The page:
The Fairbanks Centre, located at the entrance of Shubie Park, serves as the headquarters for the Shubenacadie Canal Commission. A gallery and interpretive center are open to the public (at no charge) during regular business hours, year-round, with exhibits that illustrate the historic Canal Waterway. The building proudly bears the name of the men who dared to dream of a canal to cross our Province from Halifax Harbour to the Bay of Fundy.
The Avery Room, named after the canal's first tugboat Avery, which pulled barges laden with lumber, bricks and gold along the canal, is a modern meeting facility available for rental as a corporate meeting space. It is popular with groups seeking off-site planning and visioning sessions. More information on renting the Avery Room can be found here.
The Fairbanks Family and the Shubenacadie Canal
This Centre is named after the Fairbanks family, and refers specifically to Charles R. Fairbanks and his son Charles W. Fairbanks. Father and son were driving forces in the building of the Shubenacadie Canal during both of its construction phases in the 1820s-30s and the 1850-60s respectively.
Charles R. Fairbanks was born in Halifax in 1790. He studied law and was called to the Bar in 1811, after which he ran a successful law practice. In 1823 he contested a by-election in Halifax Township and won. As a member of the Nova Scotia Legislature he gained a reputation as an eloquent speaker and political reformer. One of his first proposals as an MLA was the idea of constructing a canal for transporting goods and troops across the Province. Apart from his promotion of the Shubenacadie Canal, he was also a champion of public education. In 1823 he was appointed Nova Scotia’s first Solicitor General. It is highly unlikely that there would be a canal waterway here today, had it not been for Charles R. Fairbanks.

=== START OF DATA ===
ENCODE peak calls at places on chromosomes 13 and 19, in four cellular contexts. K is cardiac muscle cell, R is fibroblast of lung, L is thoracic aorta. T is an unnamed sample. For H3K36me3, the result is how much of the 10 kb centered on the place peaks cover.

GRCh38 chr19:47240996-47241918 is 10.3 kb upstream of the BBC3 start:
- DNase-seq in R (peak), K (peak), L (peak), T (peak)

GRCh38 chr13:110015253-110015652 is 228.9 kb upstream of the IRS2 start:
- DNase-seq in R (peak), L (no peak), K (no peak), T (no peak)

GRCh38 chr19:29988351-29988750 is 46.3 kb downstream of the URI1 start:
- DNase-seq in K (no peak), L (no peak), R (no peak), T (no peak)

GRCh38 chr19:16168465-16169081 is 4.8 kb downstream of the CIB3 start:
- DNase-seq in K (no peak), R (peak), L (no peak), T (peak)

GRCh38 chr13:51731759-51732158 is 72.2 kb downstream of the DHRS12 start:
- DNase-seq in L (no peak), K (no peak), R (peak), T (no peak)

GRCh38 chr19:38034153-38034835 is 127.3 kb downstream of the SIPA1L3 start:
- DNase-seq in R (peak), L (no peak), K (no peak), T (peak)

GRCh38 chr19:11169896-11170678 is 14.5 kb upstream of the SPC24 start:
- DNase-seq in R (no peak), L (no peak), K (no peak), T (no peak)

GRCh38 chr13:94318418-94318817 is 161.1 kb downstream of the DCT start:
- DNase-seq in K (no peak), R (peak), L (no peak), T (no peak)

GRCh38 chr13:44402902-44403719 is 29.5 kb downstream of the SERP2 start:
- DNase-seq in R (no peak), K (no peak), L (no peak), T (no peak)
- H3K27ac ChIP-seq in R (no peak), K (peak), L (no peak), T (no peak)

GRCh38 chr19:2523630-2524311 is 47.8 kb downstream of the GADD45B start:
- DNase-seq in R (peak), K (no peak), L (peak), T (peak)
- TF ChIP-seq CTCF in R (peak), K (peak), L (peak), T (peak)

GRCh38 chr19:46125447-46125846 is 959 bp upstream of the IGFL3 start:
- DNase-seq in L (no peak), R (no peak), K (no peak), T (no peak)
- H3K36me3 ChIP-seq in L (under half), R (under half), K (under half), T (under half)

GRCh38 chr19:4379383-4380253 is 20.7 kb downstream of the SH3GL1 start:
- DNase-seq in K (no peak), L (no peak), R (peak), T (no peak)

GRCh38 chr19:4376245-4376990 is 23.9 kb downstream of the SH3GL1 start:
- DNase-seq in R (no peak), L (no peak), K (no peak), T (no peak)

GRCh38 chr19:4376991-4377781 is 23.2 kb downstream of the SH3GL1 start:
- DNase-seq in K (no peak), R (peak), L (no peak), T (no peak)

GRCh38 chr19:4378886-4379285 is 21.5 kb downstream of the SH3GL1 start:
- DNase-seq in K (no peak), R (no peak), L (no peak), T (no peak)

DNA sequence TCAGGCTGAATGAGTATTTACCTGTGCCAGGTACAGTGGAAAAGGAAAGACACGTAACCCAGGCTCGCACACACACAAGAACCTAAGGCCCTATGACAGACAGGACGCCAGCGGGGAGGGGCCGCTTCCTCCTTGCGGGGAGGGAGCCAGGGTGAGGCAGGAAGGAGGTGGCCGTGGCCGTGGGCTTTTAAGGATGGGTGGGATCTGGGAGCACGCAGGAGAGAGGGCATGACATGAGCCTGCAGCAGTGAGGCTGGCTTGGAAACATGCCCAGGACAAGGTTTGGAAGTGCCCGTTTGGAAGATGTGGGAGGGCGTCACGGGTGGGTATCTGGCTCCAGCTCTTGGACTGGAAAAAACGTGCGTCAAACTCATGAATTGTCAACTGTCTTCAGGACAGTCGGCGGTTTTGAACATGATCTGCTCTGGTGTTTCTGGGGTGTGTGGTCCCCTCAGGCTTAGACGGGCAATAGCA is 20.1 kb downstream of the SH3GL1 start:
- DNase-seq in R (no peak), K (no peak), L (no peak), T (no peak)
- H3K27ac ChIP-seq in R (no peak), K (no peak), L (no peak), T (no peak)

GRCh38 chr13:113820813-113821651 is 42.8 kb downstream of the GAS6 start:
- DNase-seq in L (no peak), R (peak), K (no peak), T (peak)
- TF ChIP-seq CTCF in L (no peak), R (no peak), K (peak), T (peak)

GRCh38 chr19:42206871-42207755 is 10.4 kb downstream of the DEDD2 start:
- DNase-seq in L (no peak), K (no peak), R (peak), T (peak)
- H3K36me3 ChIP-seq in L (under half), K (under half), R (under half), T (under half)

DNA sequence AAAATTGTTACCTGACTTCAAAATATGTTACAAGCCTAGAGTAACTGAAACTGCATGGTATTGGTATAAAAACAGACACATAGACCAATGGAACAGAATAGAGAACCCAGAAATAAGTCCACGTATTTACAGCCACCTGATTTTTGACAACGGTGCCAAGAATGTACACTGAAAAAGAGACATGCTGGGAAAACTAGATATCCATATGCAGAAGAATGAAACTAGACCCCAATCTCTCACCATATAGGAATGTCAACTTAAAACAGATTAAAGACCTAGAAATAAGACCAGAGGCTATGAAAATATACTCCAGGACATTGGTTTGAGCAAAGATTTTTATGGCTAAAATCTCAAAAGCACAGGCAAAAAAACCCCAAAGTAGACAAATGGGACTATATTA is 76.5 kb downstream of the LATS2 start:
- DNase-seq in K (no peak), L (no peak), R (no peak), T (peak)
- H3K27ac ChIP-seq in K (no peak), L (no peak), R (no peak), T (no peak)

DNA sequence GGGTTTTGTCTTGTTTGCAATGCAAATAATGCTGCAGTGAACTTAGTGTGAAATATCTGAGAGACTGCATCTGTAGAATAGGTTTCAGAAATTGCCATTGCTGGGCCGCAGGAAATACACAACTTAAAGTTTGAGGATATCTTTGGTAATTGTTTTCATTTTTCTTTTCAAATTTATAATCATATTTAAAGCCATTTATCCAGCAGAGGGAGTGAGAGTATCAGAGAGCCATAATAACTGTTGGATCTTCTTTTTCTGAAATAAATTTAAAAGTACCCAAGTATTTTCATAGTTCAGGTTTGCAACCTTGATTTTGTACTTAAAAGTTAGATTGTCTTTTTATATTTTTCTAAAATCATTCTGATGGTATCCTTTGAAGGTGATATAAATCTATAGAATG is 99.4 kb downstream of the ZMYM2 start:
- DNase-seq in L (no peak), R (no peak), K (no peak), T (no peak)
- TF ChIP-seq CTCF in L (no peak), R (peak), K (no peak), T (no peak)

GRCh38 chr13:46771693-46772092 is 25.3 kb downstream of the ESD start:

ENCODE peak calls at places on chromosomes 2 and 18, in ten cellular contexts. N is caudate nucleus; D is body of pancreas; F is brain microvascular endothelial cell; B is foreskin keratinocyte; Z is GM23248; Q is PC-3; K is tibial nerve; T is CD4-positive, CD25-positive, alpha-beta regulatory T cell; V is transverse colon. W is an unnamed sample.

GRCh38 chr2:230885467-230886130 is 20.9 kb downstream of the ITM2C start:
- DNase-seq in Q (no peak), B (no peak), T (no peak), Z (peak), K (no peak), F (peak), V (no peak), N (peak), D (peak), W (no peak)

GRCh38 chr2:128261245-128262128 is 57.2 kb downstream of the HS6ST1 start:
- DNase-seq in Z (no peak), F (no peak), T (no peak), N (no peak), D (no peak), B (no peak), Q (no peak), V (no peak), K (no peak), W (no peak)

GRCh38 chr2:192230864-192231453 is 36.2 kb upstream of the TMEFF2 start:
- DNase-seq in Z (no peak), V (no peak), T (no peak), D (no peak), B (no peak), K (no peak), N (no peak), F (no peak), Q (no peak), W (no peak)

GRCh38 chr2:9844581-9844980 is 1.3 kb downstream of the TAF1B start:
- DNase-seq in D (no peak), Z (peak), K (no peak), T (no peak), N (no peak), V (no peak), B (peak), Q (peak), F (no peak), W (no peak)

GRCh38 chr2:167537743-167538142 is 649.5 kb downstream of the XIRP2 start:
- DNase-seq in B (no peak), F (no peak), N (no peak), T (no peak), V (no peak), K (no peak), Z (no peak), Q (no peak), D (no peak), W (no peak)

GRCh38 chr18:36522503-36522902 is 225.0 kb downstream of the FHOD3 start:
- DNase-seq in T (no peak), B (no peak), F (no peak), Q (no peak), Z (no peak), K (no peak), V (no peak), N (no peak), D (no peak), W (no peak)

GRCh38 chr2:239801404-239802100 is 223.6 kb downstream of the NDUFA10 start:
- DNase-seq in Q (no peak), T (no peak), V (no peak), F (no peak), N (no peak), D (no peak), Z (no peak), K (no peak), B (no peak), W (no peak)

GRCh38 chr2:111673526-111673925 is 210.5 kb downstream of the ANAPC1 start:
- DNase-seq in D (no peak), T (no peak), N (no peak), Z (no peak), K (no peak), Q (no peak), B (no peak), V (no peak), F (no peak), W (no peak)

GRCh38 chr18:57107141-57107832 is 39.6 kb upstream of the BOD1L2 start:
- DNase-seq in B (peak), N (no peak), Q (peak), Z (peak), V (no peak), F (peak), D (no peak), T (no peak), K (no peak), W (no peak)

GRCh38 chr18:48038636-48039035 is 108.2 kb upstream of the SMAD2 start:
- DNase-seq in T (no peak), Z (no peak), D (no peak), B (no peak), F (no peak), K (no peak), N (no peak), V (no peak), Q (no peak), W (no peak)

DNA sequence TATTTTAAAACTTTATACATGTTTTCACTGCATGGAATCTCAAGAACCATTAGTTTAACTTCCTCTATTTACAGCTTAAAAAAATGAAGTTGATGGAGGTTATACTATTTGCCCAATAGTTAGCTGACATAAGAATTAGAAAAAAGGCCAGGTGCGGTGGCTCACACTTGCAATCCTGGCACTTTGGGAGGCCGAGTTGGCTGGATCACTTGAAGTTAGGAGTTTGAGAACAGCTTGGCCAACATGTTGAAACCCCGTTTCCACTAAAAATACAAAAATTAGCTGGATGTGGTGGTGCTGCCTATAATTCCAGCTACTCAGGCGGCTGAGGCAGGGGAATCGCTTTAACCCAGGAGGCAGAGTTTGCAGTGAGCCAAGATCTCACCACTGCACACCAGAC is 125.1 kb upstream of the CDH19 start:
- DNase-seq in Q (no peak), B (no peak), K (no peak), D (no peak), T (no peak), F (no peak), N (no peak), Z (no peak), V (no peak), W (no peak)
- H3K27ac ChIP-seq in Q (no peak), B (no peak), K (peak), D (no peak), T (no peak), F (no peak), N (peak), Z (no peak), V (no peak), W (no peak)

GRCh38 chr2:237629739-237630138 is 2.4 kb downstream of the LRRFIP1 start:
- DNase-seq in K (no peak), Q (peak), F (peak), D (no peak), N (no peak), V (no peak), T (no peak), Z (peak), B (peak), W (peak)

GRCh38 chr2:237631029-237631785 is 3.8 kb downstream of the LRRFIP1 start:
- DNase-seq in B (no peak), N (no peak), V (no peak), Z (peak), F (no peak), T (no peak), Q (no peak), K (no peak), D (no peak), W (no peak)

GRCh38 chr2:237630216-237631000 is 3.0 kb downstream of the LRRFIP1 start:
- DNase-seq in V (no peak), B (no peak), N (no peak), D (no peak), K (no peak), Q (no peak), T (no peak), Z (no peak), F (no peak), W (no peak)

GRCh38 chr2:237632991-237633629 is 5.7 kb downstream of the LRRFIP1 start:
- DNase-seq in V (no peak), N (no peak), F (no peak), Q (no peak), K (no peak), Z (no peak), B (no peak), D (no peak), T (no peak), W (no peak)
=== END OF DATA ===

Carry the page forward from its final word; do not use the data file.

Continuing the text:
Unfortunately, the high costs and many difficulties of building the canal in the wilds of this new colony in the 1830s, discouraged even such a strong supporter as Charles R. Fairbanks. One year before his death, his eldest son Charles W Fairbanks stepped in to complete his father’s dream. He had studied hydraulic engineering in London and one of his first projects when he returned to Halifax was to design the first system of waterworks for the city. In 1850, he submitted a formal proposal to the Governor for re-mounting the construction effort with smaller and fewer locks, based on the American style of canal construction and with two marine railways, his plan succeeded and the Shubenacadie Marine Railway operated from 1856 to 1871.
* Taken from “River of Dreams, The Saga of the Shubenacadie Canal” by Donna Barnett.